(Closed) How to approach this coworker issue? (sorry long!)

posted 7 years ago in Career
Post # 3
Member
1664 posts
Bumble bee
  • Wedding: May 2011

I guess I’m sort of confused.  Are you at a job where you are normally scheduled to work weekends, but occassionally need a weekend off?  Are the holidays and weekends that she asks off during times when she is regularly scheduled?

I think that if something happens and this woman doesn’t come in when she says she will, you should approach your boss.  I also wouldn’t cover any of her shifts, or do her any favors. 

If it bothers you,maybe you should suggest that holidays off should be rotating, or in order of seniority or whatever system they are supposed to have.

Post # 4
Member
46402 posts
Honey Beekeeper
  • Wedding: November 1999

I think it’s time for a staff meeting on this issue alone. While this woman may hev been hired with the condition that she not work weekends, nothing in life stays the same forever.

I don’t think it is reasonable any longer for her not to have to work her share of weekends.

The issue of her not paying back trades is easy. If  one employee asks another to cover a shift, it must be a trade-shift for shift, in other words.

If I work Saturday for you, you work Wednesday for me and both halves of the trade must be written down on the original request.

Post # 6
Member
1664 posts
Bumble bee
  • Wedding: May 2011

Oh, I don’t know then… If I got hired somewhere and was told that my schedule was M-F or something, I wouldn’t expect to work weekends, and I wouldn’t feel obligated to work them for anyone else, to be honest.

Post # 7
Member
2522 posts
Sugar bee
  • Wedding: November 2013

@EleanorRigby:  I agree.  It’s unfortunate that has happened.  It sounds like they need to hire more people to rotate the schedule around.  I also would be quite upset being told that I need to work a shift that I didn’t agree to when I hired in.  BUT, for her to ask for shifts off and not reciprocate–well that’s crappy and frankly, I would refuse to take her shifts for her from now on.  See how she likes it.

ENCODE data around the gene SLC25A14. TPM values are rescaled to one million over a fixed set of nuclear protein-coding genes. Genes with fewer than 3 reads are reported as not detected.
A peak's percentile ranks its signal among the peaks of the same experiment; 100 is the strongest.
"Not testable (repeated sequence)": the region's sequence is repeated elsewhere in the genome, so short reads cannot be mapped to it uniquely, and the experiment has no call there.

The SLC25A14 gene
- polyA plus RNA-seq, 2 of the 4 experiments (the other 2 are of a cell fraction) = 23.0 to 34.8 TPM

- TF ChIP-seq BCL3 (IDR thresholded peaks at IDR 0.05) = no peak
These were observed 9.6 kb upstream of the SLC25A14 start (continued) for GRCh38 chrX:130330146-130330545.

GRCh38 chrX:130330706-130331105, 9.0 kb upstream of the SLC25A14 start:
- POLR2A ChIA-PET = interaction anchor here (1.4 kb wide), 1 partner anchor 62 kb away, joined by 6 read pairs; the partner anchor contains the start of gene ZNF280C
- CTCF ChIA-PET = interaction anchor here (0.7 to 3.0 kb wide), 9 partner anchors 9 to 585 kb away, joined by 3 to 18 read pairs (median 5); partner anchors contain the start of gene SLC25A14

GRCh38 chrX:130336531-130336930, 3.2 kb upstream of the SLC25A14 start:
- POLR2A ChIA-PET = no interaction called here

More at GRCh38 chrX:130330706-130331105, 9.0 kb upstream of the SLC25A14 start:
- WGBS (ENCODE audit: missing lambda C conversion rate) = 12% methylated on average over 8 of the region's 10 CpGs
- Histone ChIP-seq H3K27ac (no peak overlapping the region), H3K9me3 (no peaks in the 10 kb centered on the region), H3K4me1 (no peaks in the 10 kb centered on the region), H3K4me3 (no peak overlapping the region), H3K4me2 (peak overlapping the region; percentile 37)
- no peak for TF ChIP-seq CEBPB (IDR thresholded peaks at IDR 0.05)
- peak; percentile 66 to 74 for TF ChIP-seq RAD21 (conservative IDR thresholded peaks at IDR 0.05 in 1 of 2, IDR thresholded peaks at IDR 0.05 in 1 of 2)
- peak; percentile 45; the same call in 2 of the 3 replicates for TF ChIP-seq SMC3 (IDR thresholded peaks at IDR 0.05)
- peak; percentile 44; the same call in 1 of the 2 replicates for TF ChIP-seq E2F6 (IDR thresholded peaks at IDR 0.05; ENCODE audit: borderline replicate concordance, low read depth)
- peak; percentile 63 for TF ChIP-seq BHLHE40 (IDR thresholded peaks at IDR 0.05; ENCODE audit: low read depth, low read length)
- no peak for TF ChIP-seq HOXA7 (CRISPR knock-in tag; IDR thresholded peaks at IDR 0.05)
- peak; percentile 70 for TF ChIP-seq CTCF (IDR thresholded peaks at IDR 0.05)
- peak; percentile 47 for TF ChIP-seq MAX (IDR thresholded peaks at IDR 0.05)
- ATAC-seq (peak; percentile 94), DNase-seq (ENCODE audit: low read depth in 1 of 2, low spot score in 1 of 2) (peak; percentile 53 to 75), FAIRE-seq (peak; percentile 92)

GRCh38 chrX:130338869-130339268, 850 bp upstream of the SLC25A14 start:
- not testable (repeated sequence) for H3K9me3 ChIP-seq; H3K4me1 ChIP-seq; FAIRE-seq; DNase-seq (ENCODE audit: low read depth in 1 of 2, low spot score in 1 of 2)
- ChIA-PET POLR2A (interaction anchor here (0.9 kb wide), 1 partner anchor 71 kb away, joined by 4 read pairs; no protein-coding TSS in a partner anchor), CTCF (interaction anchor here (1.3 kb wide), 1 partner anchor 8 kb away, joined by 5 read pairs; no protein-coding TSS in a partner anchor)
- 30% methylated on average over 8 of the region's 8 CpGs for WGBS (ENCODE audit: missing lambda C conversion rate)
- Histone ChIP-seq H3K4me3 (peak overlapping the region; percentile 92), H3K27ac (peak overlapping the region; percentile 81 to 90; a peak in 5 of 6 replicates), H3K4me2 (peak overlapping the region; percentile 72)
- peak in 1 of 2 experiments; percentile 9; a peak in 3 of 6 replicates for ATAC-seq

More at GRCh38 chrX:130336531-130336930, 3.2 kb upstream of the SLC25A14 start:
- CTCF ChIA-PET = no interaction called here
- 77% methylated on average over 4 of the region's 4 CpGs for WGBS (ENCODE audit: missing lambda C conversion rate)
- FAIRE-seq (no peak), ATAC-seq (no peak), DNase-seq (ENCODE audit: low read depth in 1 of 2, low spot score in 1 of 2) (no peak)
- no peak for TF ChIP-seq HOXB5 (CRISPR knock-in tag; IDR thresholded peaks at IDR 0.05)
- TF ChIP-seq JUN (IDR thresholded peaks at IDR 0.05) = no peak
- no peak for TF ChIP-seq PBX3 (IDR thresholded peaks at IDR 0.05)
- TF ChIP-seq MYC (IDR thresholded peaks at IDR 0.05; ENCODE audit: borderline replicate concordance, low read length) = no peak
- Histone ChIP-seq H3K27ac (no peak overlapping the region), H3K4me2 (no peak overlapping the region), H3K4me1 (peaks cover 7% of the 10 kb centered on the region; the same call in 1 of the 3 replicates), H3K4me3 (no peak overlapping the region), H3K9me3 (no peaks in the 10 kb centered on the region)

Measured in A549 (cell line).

Post # 9
Member
169 posts
Blushing bee
  • Wedding: August 2000

I agree that if I were hired with the promise that I would have week-ends and holidays off, I wouldn’t feel obligated to work them, either.

But, if I were that person’s co-worker, I wouldn’t feel obligated to cover any of her shifts for her, either.

The problem hiring more people is that the people who are there now would get fewer hours, so smaller paychecks.

What really needs to happen (and I’ve worked where this exact thing has happened) is that your boss needs to sit her down and explain that the boss who made that promise no longer works there and that he/she simply cannot honor it and run the store efficiently. And then, ask her how she wants to handle it (start working week-ends/holidays like everyone else or resign altho she cannot say the word resign to her)

Post # 10
Member
1737 posts
Bumble bee
  • Wedding: May 2016

This is a tricky situation simply because a mistake was made 5 years ago in allowing her such leeway in the first place.  Bascially, a strong-minded manager should take ehehr aside and explain that while her original hiring stipulations allowed for such lenient scheduling, changes have been made in the hiring and shceduling practices making it no longer feasible to allow her every weekend off.  This is a recession, and if she can’t accept that the company will need to revise her allowences, then she’s welcome to find other employment and they can hire someone without 5 years of possible pay increases to cover (they can probaby get a new person who will work weekends just fine for a cheaper salary).

If the compnay has changed hiring to have fewer people on the books, then she should be asked to work at least one weekend a month, maybe two.  That would still allow her 2-3 off, and would also give the other employees a little more flexbility when scheduling their own work/off times.

You manager should understand that this preferntial treatment only breeds anger in the other workers, and angry workers are not always able to focus on the tasks at hand. 

 

Post # 11
Member
2522 posts
Sugar bee
  • Wedding: November 2013

@SweetRose2011:  Yeah, if there were policy changes to the position and they were met with contractual changes then yes, she should have to change. I think your boss and his/her boss are the only ones that can really do anything about this.  As for you, I’d never take her shifts again or help her out.  Seriously, I know that sounds vindicative but why should you go out of your way to help her anymore?  Also, for her blowing up, if she were my employee, I’d terminate her on the spot for that kind of behavior.

Post # 13
Member
46402 posts
Honey Beekeeper
  • Wedding: November 1999

There are many bees on this board who work various shifts. Many of us have undergone wholesale shift rotation changes at several times in our career.

Just because this woman was hired 5 yrs ago for Mon-Fri shifts, at a different store by a different manager, doesn’t mean she gets to keep that schedule the rest of her life.

Have a talk with your present boss. Ask for a review of the current policy. If it doesn’t happen, start a petition amongst the staff asking for a review.

Immediately and henceforth, do not work any of her requested trades.

The topic ‘How to approach this coworker issue? (sorry long!)’ is closed to new replies.

Find Amazing Vendors